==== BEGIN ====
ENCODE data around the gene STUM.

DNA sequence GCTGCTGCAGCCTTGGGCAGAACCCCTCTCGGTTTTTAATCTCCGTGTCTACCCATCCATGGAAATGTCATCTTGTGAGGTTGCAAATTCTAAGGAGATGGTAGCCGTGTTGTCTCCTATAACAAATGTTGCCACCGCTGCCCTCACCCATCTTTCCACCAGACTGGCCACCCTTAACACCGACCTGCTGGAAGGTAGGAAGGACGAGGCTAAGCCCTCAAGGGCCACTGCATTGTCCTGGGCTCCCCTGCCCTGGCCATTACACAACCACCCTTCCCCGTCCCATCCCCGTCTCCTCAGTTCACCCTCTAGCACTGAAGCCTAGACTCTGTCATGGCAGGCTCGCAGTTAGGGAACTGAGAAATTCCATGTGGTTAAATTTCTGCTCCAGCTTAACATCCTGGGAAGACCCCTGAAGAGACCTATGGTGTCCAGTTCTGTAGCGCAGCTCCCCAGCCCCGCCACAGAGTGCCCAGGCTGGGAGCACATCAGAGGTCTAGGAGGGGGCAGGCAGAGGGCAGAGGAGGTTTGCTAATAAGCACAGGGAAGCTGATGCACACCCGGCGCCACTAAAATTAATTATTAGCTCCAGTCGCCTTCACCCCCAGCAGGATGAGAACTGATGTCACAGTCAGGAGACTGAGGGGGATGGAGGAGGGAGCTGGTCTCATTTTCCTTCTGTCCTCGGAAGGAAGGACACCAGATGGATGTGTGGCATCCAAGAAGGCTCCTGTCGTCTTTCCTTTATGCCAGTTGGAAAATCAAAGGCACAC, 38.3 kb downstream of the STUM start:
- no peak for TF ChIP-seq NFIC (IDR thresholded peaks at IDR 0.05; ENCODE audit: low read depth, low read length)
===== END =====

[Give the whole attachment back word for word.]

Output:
ENCODE data around the gene STUM.

DNA sequence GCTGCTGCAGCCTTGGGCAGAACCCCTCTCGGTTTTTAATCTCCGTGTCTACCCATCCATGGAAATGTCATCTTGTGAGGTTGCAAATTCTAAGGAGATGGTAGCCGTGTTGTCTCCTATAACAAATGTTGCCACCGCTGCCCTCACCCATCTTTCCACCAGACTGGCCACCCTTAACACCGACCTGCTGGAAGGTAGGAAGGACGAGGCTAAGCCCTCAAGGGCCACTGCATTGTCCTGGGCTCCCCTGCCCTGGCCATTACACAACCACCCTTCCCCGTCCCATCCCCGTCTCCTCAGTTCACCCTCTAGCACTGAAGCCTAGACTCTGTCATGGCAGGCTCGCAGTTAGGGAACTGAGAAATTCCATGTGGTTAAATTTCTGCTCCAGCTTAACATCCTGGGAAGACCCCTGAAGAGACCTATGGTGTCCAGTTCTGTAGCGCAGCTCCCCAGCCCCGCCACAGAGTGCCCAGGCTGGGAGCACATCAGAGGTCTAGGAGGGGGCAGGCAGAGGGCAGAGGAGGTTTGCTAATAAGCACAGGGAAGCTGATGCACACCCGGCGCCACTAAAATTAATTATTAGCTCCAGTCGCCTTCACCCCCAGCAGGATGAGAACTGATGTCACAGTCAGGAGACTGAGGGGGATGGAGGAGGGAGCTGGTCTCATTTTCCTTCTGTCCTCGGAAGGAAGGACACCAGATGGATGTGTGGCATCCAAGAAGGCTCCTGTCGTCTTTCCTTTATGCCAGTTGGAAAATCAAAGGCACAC, 38.3 kb downstream of the STUM start:
- no peak for TF ChIP-seq NFIC (IDR thresholded peaks at IDR 0.05; ENCODE audit: low read depth, low read length)